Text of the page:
I had the chance to sit in on City Council’s Transportation Committee’s conversation about traffic safety near schools back in May and you may be surprised to learn who made the biggest impact on me that day.
It wasn’t the politicians or the community league representatives. It was 11-year old Nicholas Kolber, a Westbrook student and AMA school patroller. He talked about his many safety concerns as a patroller including winter windrows, vehicles making U-turns and failing to stop at patrol signs. Nicholas also spoke about the near misses he had witnessed, noting that many drivers drove too quickly through the crosswalk risking the safety of students and pedestrians.
Nicholas’ words didn’t just resonate with me; everyone in the room took note.
With 30 km/h school zones in force beginning on Tuesday, September 2 from 8 a.m. to 4:30 p.m., I’ll be thinking about Nicholas, my own 10-year-old niece Raissa and all the other kids excited for their first day back to school. I’m usually careful driving near schools because I can’t imagine the pain and anguish of hitting a child. Frankly, it’s my worst nightmare.
Just take a look at this video. The first time I watched it, chills ran down my spine.
Can you imagine that scenario taking place with a real child and not a Styrofoam stand-in? I can’t either.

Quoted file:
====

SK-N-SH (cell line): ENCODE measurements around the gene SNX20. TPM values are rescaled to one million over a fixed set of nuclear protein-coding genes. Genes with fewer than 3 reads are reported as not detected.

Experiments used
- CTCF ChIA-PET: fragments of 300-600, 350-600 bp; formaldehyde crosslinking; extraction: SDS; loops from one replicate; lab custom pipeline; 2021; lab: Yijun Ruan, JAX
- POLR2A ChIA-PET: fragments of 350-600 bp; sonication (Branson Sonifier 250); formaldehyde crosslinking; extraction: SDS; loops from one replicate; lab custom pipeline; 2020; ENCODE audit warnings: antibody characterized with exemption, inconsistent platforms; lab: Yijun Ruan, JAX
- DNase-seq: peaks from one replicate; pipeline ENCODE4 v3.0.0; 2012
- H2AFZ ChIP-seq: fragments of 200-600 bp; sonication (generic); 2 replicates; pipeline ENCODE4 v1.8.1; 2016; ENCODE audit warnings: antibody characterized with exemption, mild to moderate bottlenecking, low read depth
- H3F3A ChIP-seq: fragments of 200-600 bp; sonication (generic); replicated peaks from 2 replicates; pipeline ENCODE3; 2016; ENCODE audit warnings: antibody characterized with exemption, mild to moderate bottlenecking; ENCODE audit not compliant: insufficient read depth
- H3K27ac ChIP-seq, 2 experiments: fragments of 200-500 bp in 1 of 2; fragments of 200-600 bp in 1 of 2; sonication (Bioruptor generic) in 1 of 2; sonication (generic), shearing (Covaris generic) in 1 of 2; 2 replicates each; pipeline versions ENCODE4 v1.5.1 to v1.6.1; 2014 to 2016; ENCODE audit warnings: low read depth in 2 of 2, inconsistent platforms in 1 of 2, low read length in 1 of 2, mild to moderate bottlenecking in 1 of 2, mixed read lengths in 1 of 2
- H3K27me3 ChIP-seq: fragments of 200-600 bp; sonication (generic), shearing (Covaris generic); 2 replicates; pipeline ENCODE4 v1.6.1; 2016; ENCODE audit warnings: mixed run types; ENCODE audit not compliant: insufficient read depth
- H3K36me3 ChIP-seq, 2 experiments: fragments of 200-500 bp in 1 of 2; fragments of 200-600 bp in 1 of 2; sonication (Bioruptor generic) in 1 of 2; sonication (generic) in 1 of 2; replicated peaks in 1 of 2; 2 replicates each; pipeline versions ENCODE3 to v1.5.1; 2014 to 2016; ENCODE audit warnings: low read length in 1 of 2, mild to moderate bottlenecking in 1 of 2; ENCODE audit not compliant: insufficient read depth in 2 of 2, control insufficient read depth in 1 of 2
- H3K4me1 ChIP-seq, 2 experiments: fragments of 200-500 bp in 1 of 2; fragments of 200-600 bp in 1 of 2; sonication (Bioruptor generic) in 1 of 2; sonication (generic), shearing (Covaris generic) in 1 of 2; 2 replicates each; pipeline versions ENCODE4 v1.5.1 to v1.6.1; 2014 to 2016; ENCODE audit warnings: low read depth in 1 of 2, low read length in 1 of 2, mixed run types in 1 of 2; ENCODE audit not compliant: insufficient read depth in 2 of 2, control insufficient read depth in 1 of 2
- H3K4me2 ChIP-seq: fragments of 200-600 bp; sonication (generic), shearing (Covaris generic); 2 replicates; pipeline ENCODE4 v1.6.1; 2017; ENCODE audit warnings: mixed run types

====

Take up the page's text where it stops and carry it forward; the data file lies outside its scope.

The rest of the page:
I had no clue about the impact speed has on a collision until I started working for the Office of Traffic Safety a few months ago. It still boggles my mind how much of a difference driving even 20 km/hr slower can make. It can be the difference between life and death.
According to Safe Kids Canada, when kids are struck by vehicles, their injuries are often life-threatening or cause permanent physical damage. Reducing vehicle speed has been proven to be effective in preventing crashes and reducing the severity of injuries.
And now it’s the law that we have to slow down where 30 km/h school zone signs are posted. The City will monitor with photo radar to make sure we do while Police will be at schools monitoring drivers.
Let’s look out for each other, Edmonton… by slowing down.
For more info, check out Why 30?: http://www.edmonton.ca/transportation/traffic_safety/why-30.aspx
Dajana Fabjanovich is a Communications Advisor who works with the City’s Office of Traffic Safety.